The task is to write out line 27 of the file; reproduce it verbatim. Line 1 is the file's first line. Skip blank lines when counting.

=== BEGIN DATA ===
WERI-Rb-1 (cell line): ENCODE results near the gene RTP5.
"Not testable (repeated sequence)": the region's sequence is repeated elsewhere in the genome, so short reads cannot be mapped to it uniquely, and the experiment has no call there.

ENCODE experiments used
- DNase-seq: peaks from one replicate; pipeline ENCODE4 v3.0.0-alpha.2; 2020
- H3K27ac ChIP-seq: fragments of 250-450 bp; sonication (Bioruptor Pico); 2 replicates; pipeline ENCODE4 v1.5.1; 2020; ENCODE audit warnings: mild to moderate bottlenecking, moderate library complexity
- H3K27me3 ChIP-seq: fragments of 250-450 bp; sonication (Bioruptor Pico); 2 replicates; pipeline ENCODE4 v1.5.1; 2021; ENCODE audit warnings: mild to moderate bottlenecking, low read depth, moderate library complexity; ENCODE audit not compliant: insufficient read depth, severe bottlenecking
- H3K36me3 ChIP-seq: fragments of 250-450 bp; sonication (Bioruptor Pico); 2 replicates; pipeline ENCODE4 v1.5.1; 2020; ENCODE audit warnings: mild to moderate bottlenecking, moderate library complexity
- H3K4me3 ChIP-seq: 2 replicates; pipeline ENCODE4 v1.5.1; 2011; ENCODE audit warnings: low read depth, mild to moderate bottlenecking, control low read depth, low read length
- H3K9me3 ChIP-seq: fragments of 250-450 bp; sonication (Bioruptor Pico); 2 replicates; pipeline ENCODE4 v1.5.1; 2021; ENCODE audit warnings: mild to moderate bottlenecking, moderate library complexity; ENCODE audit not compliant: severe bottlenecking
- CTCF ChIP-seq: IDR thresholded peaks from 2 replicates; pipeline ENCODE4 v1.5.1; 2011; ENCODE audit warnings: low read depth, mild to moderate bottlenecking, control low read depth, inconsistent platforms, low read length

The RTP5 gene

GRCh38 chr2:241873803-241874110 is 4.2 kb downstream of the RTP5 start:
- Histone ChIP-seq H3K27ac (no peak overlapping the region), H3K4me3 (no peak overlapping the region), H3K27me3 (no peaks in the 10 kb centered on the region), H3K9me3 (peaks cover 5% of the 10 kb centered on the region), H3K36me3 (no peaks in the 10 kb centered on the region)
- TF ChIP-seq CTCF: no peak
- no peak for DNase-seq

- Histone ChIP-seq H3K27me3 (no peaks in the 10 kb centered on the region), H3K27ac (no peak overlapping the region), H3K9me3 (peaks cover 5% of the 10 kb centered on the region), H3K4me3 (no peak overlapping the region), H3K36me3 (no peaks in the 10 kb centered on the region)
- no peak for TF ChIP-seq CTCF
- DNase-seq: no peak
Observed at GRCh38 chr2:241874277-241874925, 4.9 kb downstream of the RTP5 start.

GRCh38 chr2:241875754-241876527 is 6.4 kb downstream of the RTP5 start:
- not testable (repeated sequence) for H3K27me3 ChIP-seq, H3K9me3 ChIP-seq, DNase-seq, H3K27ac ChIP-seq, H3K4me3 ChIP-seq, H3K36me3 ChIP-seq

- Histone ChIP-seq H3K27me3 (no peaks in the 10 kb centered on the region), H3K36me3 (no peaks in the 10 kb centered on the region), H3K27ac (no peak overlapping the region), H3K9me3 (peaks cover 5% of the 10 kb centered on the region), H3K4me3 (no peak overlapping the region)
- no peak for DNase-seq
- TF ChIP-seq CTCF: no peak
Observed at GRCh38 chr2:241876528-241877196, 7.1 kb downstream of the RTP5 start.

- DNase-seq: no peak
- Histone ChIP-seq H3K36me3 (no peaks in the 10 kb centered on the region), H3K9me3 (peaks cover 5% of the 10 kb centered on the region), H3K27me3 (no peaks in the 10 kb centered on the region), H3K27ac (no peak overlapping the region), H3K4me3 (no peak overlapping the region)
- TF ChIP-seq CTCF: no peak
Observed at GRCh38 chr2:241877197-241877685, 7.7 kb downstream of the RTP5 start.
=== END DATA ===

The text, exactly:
- Histone ChIP-seq H3K36me3 (no peaks in the 10 kb centered on the region), H3K9me3 (peaks cover 5% of the 10 kb centered on the region), H3K27me3 (no peaks in the 10 kb centered on the region), H3K27ac (no peak overlapping the region), H3K4me3 (no peak overlapping the region)